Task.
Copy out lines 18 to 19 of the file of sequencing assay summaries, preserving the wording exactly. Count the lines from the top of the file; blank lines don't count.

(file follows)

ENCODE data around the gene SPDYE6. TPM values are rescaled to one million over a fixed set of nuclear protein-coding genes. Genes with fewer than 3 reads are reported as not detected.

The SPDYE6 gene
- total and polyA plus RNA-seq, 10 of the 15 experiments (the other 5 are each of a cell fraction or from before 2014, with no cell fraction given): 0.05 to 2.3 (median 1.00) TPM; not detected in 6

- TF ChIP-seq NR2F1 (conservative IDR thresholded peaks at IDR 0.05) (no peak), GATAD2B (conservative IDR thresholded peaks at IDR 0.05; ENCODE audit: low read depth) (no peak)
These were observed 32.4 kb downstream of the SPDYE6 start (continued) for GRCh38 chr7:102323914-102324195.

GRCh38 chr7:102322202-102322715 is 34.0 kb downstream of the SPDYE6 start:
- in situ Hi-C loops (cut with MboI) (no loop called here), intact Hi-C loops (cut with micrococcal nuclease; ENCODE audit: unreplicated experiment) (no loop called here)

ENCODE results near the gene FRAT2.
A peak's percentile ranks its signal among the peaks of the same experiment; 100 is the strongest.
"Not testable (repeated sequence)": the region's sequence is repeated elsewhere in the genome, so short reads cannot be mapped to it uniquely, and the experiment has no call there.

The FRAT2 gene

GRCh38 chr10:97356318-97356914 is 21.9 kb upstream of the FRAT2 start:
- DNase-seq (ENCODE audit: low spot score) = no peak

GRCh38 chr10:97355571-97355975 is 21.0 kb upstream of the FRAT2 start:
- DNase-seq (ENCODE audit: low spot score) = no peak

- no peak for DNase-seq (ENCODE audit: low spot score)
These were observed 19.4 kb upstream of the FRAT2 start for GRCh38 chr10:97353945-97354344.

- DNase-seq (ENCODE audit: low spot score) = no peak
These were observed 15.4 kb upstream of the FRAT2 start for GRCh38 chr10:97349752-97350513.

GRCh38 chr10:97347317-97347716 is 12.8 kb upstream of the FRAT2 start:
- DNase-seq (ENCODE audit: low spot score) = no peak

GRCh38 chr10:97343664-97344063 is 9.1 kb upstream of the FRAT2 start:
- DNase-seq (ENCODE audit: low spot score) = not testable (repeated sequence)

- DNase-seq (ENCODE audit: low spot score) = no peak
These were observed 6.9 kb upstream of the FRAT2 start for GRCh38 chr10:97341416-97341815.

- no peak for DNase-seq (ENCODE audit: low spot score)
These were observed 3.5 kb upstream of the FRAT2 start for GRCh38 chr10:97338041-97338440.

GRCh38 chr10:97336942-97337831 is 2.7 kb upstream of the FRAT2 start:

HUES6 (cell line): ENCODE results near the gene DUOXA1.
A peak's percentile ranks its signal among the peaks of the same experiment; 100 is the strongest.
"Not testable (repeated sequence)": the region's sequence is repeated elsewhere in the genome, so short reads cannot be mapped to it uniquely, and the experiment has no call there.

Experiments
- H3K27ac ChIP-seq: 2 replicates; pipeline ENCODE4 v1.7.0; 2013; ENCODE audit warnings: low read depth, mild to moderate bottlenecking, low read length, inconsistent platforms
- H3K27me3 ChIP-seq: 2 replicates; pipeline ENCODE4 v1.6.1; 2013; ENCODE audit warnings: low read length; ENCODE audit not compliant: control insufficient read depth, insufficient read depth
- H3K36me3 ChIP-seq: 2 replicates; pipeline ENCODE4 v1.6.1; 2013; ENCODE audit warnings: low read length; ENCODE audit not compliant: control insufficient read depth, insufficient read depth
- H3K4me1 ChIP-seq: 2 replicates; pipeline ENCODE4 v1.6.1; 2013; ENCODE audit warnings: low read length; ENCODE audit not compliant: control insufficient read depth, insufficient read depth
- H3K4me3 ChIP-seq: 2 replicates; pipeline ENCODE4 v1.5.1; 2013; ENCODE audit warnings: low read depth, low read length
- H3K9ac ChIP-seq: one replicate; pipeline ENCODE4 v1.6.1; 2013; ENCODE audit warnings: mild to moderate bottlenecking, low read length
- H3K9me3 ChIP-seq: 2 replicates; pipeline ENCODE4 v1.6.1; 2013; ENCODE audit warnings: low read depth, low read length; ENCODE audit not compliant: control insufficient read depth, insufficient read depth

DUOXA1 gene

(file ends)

- DNase-seq (ENCODE audit: low spot score) = no peak
These were observed 15.4 kb upstream of the FRAT2 start for GRCh38 chr10:97349752-97350513.